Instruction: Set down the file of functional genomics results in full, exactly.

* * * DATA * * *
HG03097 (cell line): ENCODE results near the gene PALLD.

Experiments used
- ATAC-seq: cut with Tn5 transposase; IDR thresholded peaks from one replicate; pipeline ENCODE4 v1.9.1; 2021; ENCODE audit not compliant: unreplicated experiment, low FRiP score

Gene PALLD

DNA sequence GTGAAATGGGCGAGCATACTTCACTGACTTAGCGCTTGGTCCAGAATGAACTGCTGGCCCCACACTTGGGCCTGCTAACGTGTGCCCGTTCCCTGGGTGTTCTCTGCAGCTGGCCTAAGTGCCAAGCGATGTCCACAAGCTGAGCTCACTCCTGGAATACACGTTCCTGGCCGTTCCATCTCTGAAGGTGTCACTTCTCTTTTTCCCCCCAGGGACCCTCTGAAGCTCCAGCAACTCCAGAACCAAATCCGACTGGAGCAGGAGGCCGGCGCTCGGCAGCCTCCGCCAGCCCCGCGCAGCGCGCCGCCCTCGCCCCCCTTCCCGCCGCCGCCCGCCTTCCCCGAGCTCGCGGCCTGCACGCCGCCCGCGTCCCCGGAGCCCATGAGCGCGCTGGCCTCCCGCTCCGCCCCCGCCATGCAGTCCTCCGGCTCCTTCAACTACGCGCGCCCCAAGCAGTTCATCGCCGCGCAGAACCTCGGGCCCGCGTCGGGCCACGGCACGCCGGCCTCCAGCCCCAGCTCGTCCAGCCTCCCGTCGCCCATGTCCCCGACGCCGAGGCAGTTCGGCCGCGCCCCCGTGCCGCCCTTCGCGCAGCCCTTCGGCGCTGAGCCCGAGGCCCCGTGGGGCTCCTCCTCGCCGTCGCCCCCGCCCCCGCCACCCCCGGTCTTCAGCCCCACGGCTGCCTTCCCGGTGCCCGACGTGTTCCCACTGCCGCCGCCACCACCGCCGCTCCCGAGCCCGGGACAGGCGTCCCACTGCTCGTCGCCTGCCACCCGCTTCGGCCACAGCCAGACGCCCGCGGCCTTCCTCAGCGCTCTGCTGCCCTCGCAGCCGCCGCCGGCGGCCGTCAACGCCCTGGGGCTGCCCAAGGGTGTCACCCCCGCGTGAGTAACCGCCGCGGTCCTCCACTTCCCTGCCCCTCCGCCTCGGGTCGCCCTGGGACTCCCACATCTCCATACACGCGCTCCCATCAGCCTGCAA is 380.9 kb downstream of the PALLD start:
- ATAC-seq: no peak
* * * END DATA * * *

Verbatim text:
HG03097 (cell line): ENCODE results near the gene PALLD.

Experiments used
- ATAC-seq: cut with Tn5 transposase; IDR thresholded peaks from one replicate; pipeline ENCODE4 v1.9.1; 2021; ENCODE audit not compliant: unreplicated experiment, low FRiP score

Gene PALLD

DNA sequence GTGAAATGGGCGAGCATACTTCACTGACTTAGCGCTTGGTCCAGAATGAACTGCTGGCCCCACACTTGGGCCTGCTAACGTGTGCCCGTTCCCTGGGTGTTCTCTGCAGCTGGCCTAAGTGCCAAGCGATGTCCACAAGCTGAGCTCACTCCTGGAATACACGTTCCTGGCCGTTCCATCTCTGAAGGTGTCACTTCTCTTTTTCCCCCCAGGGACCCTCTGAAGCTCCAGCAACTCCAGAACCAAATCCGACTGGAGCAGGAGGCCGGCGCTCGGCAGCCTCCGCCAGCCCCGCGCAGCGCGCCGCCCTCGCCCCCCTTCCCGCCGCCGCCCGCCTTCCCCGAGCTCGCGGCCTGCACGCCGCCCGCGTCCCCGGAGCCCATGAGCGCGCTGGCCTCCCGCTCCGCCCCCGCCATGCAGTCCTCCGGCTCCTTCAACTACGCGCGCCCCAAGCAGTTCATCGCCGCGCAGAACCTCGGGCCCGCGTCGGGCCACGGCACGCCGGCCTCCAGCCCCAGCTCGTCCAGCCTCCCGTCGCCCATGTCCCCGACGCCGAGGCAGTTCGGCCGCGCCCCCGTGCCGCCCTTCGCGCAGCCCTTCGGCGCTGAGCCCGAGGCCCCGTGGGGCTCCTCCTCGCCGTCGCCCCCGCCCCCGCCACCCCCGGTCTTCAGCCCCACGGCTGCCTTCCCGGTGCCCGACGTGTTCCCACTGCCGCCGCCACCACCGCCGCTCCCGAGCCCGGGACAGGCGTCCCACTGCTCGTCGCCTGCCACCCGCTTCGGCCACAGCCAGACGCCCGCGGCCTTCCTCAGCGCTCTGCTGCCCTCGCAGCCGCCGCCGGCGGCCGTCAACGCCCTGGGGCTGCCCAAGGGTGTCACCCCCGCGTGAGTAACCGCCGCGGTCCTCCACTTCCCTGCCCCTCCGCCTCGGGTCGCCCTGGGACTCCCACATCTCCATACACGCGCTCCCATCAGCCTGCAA is 380.9 kb downstream of the PALLD start:
- ATAC-seq: no peak